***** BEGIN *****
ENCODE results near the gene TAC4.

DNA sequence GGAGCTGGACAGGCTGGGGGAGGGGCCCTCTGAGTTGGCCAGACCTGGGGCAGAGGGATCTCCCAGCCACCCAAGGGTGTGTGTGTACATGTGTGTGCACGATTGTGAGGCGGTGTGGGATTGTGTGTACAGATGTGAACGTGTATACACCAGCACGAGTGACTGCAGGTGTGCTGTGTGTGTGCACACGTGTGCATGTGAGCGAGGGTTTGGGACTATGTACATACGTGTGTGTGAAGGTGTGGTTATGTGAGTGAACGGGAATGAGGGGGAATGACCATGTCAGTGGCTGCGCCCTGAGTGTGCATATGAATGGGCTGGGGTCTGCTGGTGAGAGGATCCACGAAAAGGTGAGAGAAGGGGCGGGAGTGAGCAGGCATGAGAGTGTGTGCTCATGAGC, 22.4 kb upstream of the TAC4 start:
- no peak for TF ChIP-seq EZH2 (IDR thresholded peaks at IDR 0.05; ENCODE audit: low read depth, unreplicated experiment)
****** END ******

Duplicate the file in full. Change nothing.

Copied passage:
ENCODE results near the gene TAC4.

DNA sequence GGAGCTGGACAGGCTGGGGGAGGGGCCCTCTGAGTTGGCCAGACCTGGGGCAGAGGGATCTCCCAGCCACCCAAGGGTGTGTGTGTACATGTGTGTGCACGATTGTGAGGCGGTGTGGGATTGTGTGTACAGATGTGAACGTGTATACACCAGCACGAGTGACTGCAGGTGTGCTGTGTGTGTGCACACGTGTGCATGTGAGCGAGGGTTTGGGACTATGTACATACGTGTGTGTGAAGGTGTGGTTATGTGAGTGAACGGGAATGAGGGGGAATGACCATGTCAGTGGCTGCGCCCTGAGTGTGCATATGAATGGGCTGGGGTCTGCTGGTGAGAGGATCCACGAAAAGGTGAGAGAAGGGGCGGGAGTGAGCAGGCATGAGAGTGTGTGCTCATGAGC, 22.4 kb upstream of the TAC4 start:
- no peak for TF ChIP-seq EZH2 (IDR thresholded peaks at IDR 0.05; ENCODE audit: low read depth, unreplicated experiment)